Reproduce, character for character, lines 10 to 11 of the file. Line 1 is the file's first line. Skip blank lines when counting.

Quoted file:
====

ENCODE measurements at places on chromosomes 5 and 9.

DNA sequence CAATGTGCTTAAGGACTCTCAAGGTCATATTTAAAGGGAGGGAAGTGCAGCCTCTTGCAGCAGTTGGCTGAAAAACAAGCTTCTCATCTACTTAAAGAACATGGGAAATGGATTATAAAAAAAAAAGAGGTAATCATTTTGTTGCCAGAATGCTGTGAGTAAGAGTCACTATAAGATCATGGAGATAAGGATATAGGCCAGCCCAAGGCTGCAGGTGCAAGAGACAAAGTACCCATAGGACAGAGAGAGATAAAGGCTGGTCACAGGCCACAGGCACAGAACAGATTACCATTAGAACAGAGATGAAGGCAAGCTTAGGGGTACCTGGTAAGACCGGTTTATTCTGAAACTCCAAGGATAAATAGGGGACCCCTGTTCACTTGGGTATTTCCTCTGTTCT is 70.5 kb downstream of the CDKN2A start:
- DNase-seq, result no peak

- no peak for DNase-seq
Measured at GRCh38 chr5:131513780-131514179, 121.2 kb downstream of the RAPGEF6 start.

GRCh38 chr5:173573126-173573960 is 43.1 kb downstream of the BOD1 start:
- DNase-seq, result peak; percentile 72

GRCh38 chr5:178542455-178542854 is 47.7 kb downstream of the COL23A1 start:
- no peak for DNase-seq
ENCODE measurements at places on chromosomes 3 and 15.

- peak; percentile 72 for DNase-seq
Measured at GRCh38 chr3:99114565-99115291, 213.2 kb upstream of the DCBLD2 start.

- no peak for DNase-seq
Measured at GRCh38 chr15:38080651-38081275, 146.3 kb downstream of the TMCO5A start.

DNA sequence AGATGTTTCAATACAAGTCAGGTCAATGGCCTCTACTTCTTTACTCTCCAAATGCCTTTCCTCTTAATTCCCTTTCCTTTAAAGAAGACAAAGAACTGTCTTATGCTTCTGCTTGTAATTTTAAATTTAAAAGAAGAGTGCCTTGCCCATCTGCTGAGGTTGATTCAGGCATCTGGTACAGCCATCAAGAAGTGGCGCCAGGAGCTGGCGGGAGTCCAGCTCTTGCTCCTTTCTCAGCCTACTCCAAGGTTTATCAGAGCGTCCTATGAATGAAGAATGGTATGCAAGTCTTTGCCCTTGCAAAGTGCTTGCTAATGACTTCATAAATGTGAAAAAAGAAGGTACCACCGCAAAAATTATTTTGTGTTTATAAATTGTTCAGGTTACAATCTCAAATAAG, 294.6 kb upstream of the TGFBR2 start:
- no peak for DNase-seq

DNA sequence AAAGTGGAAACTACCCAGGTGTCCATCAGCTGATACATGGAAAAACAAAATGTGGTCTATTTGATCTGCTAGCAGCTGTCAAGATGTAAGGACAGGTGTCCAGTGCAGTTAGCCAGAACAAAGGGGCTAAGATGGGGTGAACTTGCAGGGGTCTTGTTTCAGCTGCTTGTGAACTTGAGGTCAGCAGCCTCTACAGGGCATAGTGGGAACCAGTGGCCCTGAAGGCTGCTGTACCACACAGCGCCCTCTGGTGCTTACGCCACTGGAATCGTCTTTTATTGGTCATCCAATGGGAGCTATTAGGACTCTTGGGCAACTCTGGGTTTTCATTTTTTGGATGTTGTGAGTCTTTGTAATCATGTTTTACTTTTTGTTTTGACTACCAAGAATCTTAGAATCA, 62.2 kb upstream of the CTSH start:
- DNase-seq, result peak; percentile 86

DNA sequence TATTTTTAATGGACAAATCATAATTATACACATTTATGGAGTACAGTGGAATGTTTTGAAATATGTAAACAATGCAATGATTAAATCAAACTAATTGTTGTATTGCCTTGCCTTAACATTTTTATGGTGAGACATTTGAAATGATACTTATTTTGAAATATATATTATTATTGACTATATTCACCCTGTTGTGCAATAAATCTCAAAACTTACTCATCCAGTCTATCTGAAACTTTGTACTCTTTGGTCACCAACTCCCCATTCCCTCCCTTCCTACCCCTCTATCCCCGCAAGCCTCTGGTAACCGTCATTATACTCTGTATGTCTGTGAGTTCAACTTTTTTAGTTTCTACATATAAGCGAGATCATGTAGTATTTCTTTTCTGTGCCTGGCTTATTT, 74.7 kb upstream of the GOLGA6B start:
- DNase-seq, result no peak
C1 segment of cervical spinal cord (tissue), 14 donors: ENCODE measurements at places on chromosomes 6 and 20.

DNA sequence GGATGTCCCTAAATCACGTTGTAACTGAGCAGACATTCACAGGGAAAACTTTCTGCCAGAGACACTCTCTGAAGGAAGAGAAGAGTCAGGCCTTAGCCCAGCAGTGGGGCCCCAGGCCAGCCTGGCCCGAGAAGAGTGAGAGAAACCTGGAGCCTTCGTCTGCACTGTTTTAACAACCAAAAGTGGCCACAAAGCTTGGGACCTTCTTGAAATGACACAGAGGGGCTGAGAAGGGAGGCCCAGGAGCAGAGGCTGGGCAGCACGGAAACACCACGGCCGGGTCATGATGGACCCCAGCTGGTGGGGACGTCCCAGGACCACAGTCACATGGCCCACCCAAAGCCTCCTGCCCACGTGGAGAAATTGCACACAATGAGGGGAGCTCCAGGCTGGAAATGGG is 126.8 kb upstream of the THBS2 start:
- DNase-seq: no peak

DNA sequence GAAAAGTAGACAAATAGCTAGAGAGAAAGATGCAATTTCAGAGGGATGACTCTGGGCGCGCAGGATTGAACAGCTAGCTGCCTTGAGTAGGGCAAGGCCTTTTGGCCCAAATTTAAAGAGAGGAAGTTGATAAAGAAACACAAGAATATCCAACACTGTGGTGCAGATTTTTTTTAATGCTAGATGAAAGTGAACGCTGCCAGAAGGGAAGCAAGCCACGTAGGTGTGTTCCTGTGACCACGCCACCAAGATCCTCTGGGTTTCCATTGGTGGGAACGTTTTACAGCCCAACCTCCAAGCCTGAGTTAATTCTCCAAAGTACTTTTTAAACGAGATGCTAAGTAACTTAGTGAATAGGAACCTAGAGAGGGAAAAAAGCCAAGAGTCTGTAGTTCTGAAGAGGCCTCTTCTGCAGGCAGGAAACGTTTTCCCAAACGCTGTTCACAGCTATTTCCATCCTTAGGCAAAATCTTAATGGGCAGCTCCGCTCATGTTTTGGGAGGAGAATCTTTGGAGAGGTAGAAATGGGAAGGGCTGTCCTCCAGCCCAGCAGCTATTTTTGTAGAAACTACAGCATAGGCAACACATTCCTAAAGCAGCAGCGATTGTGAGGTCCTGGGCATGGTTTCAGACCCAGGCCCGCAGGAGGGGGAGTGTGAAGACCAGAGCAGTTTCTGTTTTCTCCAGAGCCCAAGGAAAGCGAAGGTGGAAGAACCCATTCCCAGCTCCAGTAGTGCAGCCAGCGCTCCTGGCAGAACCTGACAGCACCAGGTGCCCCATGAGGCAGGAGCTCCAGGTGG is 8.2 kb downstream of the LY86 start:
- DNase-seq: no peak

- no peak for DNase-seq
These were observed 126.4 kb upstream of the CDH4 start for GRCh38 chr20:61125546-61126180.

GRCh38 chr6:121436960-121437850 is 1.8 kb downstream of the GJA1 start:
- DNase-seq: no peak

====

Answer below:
ENCODE measurements at places on chromosomes 3 and 15.

- peak; percentile 72 for DNase-seq